Our project to install a 2.5 megawatt wind turbine at Applied’s Varian Semiconductor Equipment site at Gloucester, MA is nearing completion.
Last month we posted a time-lapse video showing the transport of one of the 160-foot long rotor blades through the streets of Gloucester.
Now, here are some snapshots from the process of mounting the rotor assembly to the nacelle which sits atop the 328 foot tall tower. With National Grid approval scheduled for November 26 we’re just days away from throwing the switch!
A “sneak peek” of the much anticipated 2.5 megawatt wind turbine — one of the largest turbines on the eastern seaboard — which is making its way to the Applied Materials Gloucester, MA site!
When completed, the installation of the wind turbine will supply greater than 30% of the site’s electricity and reduce site operating expenses by more than $1 million annually. What’s more, 99% of the power generated by the turbine will be used on-site, resulting in a 34% projected reduction in CO2 emissions—greatly reducing Applied’s carbon footprint.
Applied’s Varian Semiconductor Equipment business unit is moving full steam ahead with the installation of a 2.5 megawatt wind turbine at the Gloucester, MA site—one of the largest turbines on the eastern seaboard at one of the strongest land-based wind production sites in the state.
In honor of International World Water Day and with the ever-present backdrop of water as a precious, dwindling resource, I couldn’t help but reflect on the innovative technology which has enabled water managers across the world to gain greater insights on regional water resources and distribution. It is encouraging to hear that today’s technology has resulted in more sophisticated and more powerful tools that are improving water distribution, and therefore the way we live.
Recently I had the opportunity to use a Nissan Leaf™ for several full days, a much more interesting exercise than a simple test drive. As someone working in the sustainability area, as a co-chair of the California Clean Cars campaign and as a likely car buyer in 2012 (my current vehicle has over 230,000 miles on it) I am very interested in the electric vehicle (EV) market.
Nissan’s Leaf™ is among the handful of low emission cars that are presently authorized to carry a Clean Air Vehicle Sticker, entitling a single occupant to use the carpool lanes during rush hours – a very nice side benefit to EV ownership that helped speed my commute this week.
My general impression of EV driving is very favorable.
At this time of year, when many of us will be traveling to visit families--either by plane, train or automobile, it is worth reflecting upon one of the United States’ seminal pieces of environmental legislation, the Clean Air Act.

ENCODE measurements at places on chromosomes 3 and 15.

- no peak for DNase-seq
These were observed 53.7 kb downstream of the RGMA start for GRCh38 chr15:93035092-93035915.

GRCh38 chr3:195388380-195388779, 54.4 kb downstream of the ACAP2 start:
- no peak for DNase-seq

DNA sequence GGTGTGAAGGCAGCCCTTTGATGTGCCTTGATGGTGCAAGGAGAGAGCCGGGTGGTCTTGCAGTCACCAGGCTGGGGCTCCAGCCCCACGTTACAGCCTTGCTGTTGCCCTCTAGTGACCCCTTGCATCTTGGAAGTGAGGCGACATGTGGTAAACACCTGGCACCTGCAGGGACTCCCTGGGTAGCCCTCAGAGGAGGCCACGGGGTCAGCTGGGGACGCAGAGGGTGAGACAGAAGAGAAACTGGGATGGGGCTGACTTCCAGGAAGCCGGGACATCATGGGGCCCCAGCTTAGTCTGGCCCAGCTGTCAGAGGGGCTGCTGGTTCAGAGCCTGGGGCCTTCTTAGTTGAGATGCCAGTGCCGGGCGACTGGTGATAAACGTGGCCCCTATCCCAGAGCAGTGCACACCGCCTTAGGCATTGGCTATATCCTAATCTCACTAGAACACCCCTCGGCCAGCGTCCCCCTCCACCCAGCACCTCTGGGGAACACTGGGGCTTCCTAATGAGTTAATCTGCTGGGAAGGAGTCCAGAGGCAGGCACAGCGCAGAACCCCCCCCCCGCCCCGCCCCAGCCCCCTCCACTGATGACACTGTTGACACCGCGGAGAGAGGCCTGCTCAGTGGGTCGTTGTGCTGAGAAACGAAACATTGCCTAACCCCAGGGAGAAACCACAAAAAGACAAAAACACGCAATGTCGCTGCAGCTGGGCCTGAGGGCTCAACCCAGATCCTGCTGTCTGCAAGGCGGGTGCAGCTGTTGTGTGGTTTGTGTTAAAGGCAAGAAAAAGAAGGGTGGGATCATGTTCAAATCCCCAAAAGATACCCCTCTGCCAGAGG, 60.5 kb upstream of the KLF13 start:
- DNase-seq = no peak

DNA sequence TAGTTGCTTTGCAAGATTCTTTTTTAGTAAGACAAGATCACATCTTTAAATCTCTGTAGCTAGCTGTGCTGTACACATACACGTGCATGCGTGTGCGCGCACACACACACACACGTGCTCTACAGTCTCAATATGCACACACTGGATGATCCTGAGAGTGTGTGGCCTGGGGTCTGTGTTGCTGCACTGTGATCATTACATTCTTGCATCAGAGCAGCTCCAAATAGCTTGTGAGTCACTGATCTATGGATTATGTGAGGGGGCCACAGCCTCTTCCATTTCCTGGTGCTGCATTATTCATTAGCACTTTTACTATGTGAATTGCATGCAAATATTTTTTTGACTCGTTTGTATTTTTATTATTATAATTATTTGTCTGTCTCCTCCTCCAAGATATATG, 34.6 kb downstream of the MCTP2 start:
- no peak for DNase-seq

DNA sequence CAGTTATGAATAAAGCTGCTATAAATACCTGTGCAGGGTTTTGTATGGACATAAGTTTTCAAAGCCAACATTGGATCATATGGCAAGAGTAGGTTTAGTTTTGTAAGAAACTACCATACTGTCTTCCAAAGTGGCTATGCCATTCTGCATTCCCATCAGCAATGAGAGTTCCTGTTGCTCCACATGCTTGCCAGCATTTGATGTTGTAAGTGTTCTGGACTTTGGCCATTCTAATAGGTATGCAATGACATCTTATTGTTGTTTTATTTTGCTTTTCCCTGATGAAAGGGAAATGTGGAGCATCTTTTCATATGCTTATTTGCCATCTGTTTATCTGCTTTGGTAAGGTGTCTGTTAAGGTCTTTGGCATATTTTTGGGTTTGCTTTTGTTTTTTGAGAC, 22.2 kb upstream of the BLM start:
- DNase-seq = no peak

The Clean Air Act, established in 1970, is celebrating its 41st anniversary this December 17.
In 1970, California’s population was only 20 million. During that same decade, in 1975, the Los Angeles basin recorded 118 Stage 1 smog alerts. By 1980 the state’s population had reached 24 million and 17 million automobiles racked up over 155 billion vehicle miles (!) By 2010 our population reached over 38 million, a doubling from 1970, but many air quality statistics demonstrate some remarkable improvements: the number of smog alerts in the South Coast has fallen by over 95% and some years have seen zero such incidents; emissions of nitrogen oxides and hydrocarbons from cars are down 200,000 tons from the peak in 1990 despite vehicle miles growing to 280 billion miles annually.
A gathering of 2000+ twenty-somethings these days is usually a rave party or another edition of Occupy Wall Street. The gathering I attended last week in Portland, Oregon, however, was something much different, it was a convening of young people from universities around the country and abroad, all of whom are vitally interested in using business skills to tackle the world’s toughest problems.
Newsweek made some significant changes to the ranking methodology this year and, consequently there was quite a bit of musical chairs in the results. One change in the methodology that undoubtedly proved important was the elimination of a reputation score and the addition of a disclosure score (evaluating the breadth and quality of company environmental reporting).
Thunder storms and muggy weather didn’t dampen the enthusiasm of the Solar Decathletes in Washington, DC last week. The teams representing 19 universities from around the world competed to build the most energy efficient, affordable and attractive solar-powered home – not easy given the conditions!
After two years of planning, many sleepless nights, and crash courses in construction, the university teams competing in this year’s Department of Energy Solar Decathlon are ready to build!
The Team Meeting to kick off the competition brought all the students together for the first time for final instructions, a good meal, and pep talks on Tuesday evening. I was pleased to represent Applied Materials, a sponsor of the Solar Decathlon, at the event to share our company’s pride in the teams’ accomplishments to date and our interest in learning more about their solar-inspired innovations during the decathlon which runs through the end of this month in Washington, DC.
Applied Materials has a history of supporting the U.S. Department of Energy's Solar Decathlon, an award-winning program that challenges 20 collegiate teams to design, build, and operate solar-powered houses that are cost-effective, energy-efficient, and attractive. The winner of the competition is the team that best blends affordability, consumer appeal, and design excellence with optimal energy production and maximum efficiency.
As a leader in scaling green manufacturing, Applied Materials is pleased to sponsor this year's solar decathlon competition in Washington, D.C. and as founding partner to the launch of the first Solar Decathlon in China in 2013.